The book night
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When the Jews are forced to move into ghettos, the townspeople act relieved that they no longer have to deal with overt prejudice: "We should no longer have before our eyes those hostile faces, those hate-laden stares. Our fear and anguish were at an end. We were living among Jews, among brothers" Of course, it is not an improvement for the Jews to be thus segregated, and such passages would be ironic, were they not so tragic. Eliezer reveals how naïve and trusting the Jews were, and he is obviously haunted by how his own family could have easily escaped the horrors of the concentration camps simply by leaving town a little bit earlier.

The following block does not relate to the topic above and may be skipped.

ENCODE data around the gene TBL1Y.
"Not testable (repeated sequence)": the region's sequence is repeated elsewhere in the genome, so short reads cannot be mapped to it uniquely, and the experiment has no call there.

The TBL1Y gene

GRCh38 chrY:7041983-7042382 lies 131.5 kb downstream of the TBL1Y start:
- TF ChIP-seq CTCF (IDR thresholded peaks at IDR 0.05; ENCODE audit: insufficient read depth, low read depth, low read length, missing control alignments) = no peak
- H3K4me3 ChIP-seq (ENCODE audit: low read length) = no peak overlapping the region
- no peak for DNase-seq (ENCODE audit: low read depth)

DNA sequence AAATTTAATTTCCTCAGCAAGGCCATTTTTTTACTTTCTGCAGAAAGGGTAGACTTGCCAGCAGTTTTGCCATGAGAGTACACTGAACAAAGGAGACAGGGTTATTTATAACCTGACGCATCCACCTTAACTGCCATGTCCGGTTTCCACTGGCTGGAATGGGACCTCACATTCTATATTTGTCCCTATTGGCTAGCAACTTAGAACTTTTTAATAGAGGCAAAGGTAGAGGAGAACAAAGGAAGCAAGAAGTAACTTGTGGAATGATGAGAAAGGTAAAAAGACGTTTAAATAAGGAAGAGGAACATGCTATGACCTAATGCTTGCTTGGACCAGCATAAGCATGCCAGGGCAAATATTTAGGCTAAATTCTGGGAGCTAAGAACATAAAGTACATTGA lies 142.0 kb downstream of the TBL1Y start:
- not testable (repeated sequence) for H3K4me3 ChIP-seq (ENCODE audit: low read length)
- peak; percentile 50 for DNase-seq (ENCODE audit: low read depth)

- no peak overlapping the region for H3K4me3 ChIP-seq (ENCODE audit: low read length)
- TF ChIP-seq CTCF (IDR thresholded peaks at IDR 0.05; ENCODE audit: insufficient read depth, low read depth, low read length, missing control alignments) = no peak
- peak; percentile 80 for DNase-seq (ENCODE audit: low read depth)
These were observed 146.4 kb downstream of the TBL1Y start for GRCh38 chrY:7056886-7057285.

Once their relocation is complete, the Jews feel as if their lives have returned to normal. They even set up up organizations and socialize happily. They naively believe that they will stay in their "new homes" for the duration of the war.